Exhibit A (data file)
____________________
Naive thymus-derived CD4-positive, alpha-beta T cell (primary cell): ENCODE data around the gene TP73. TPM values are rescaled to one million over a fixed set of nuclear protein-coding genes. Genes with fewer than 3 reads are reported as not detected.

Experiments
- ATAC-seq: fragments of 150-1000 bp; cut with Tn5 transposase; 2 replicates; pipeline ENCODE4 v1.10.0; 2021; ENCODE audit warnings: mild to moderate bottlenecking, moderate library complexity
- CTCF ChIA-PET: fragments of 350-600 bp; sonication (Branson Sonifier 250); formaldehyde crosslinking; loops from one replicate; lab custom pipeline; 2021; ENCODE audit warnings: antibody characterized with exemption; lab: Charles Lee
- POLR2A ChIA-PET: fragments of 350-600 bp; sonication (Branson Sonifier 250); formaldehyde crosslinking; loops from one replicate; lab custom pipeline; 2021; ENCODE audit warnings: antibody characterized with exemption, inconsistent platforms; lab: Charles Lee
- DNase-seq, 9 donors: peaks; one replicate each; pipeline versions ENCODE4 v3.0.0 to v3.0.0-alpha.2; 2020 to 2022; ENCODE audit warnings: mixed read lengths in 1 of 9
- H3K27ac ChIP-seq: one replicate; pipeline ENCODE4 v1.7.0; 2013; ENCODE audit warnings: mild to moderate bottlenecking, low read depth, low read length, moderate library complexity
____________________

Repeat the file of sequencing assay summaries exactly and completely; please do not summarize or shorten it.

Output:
Naive thymus-derived CD4-positive, alpha-beta T cell (primary cell): ENCODE data around the gene TP73. TPM values are rescaled to one million over a fixed set of nuclear protein-coding genes. Genes with fewer than 3 reads are reported as not detected.

Experiments
- ATAC-seq: fragments of 150-1000 bp; cut with Tn5 transposase; 2 replicates; pipeline ENCODE4 v1.10.0; 2021; ENCODE audit warnings: mild to moderate bottlenecking, moderate library complexity
- CTCF ChIA-PET: fragments of 350-600 bp; sonication (Branson Sonifier 250); formaldehyde crosslinking; loops from one replicate; lab custom pipeline; 2021; ENCODE audit warnings: antibody characterized with exemption; lab: Charles Lee
- POLR2A ChIA-PET: fragments of 350-600 bp; sonication (Branson Sonifier 250); formaldehyde crosslinking; loops from one replicate; lab custom pipeline; 2021; ENCODE audit warnings: antibody characterized with exemption, inconsistent platforms; lab: Charles Lee
- DNase-seq, 9 donors: peaks; one replicate each; pipeline versions ENCODE4 v3.0.0 to v3.0.0-alpha.2; 2020 to 2022; ENCODE audit warnings: mixed read lengths in 1 of 9
- H3K27ac ChIP-seq: one replicate; pipeline ENCODE4 v1.7.0; 2013; ENCODE audit warnings: mild to moderate bottlenecking, low read depth, low read length, moderate library complexity